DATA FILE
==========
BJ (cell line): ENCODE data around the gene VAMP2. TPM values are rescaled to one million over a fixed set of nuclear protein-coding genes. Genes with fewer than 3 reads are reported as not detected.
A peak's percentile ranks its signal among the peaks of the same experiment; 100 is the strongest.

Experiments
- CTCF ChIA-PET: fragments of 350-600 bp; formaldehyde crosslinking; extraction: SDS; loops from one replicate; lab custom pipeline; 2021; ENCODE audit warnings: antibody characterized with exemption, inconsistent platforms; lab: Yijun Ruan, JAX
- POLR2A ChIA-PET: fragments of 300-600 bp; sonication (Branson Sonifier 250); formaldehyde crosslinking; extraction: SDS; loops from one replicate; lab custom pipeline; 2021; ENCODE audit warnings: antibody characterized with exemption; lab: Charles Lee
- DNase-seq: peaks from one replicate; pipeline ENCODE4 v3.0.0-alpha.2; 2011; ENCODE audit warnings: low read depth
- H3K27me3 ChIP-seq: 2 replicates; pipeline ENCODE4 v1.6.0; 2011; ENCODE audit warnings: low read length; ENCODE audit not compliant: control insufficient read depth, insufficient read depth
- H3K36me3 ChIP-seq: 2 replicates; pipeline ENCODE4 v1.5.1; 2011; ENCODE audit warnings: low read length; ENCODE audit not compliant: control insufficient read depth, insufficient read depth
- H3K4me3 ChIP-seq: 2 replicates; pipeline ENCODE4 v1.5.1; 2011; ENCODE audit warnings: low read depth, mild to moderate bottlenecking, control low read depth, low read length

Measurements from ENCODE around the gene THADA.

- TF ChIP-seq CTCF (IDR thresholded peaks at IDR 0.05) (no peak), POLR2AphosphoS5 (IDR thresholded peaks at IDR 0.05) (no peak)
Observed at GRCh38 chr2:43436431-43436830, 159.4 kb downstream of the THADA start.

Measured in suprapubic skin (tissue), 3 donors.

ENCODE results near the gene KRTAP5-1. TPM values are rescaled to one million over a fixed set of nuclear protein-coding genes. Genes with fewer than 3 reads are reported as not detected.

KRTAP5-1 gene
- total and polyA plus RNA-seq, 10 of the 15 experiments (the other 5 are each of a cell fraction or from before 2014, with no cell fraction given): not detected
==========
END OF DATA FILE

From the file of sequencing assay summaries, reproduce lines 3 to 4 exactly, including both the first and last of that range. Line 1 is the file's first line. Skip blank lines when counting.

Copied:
Experiments
- CTCF ChIA-PET: fragments of 350-600 bp; formaldehyde crosslinking; extraction: SDS; loops from one replicate; lab custom pipeline; 2021; ENCODE audit warnings: antibody characterized with exemption, inconsistent platforms; lab: Yijun Ruan, JAX